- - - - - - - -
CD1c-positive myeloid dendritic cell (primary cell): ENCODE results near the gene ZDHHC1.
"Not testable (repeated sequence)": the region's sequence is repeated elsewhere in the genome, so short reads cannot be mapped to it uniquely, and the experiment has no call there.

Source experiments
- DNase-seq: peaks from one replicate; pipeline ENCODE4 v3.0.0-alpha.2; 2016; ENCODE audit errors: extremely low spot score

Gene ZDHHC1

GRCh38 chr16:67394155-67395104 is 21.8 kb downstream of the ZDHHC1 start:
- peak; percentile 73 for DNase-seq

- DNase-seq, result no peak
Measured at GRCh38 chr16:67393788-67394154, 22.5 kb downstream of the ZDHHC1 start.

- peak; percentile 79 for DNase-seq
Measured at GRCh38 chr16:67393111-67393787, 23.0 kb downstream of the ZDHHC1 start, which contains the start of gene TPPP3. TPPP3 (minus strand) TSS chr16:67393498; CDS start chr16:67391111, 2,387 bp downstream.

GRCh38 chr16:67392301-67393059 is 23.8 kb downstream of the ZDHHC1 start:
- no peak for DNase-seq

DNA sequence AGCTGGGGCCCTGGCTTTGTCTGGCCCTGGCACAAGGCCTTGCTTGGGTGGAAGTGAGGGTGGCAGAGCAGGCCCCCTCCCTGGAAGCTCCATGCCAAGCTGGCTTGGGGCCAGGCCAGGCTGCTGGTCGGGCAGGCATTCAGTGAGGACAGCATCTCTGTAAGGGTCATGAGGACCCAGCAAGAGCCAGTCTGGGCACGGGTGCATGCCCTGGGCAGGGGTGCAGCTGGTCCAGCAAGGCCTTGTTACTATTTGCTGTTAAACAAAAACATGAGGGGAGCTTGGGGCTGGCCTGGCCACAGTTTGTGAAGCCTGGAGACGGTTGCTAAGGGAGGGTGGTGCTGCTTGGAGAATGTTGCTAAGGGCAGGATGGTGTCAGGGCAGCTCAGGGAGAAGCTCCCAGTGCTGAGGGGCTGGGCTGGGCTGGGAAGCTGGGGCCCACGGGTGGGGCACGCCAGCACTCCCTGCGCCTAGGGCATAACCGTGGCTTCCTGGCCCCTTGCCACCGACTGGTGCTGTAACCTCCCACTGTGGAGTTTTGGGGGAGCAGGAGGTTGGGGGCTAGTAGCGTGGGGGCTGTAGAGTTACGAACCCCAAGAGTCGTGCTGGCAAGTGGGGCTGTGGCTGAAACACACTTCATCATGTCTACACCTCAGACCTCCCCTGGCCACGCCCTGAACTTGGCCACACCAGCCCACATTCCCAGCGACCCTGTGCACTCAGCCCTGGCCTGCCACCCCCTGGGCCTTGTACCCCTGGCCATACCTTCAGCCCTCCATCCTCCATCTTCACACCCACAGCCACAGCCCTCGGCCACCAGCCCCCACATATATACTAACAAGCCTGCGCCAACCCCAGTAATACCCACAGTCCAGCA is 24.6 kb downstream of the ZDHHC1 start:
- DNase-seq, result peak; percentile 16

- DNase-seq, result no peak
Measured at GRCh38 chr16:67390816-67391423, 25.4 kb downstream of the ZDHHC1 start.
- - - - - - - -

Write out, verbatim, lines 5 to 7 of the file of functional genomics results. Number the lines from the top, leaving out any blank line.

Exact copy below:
Gene ZDHHC1

GRCh38 chr16:67394155-67395104 is 21.8 kb downstream of the ZDHHC1 start:
- peak; percentile 73 for DNase-seq